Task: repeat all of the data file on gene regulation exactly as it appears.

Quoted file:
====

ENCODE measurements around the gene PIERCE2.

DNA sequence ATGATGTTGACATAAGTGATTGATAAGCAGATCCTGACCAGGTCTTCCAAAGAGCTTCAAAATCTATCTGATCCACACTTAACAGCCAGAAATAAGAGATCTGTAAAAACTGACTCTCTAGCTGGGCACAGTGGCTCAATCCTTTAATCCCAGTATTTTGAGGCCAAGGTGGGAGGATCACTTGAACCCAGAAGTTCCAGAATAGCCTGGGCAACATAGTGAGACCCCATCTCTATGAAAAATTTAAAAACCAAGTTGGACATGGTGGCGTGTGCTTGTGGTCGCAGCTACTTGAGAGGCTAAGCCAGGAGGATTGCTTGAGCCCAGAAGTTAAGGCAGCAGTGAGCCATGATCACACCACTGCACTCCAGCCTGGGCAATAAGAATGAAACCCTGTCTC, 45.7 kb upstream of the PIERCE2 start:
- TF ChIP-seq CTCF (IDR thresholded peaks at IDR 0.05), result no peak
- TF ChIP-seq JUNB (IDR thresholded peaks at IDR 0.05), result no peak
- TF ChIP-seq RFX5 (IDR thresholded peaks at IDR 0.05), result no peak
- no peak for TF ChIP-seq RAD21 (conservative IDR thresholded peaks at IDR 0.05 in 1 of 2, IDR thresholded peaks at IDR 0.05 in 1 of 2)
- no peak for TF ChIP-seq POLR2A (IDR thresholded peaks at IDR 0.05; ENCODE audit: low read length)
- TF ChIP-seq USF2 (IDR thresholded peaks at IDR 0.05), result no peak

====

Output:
ENCODE measurements around the gene PIERCE2.

DNA sequence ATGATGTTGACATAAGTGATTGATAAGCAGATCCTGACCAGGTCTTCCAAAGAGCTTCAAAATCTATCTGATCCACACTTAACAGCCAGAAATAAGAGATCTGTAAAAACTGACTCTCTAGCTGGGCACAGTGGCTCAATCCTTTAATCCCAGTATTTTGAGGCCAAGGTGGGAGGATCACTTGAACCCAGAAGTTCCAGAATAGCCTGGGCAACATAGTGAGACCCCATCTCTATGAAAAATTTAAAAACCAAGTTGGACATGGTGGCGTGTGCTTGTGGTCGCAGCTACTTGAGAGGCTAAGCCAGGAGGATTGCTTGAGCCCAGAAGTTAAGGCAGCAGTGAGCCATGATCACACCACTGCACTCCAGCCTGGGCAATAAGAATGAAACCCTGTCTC, 45.7 kb upstream of the PIERCE2 start:
- TF ChIP-seq CTCF (IDR thresholded peaks at IDR 0.05), result no peak
- TF ChIP-seq JUNB (IDR thresholded peaks at IDR 0.05), result no peak
- TF ChIP-seq RFX5 (IDR thresholded peaks at IDR 0.05), result no peak
- no peak for TF ChIP-seq RAD21 (conservative IDR thresholded peaks at IDR 0.05 in 1 of 2, IDR thresholded peaks at IDR 0.05 in 1 of 2)
- no peak for TF ChIP-seq POLR2A (IDR thresholded peaks at IDR 0.05; ENCODE audit: low read length)
- TF ChIP-seq USF2 (IDR thresholded peaks at IDR 0.05), result no peak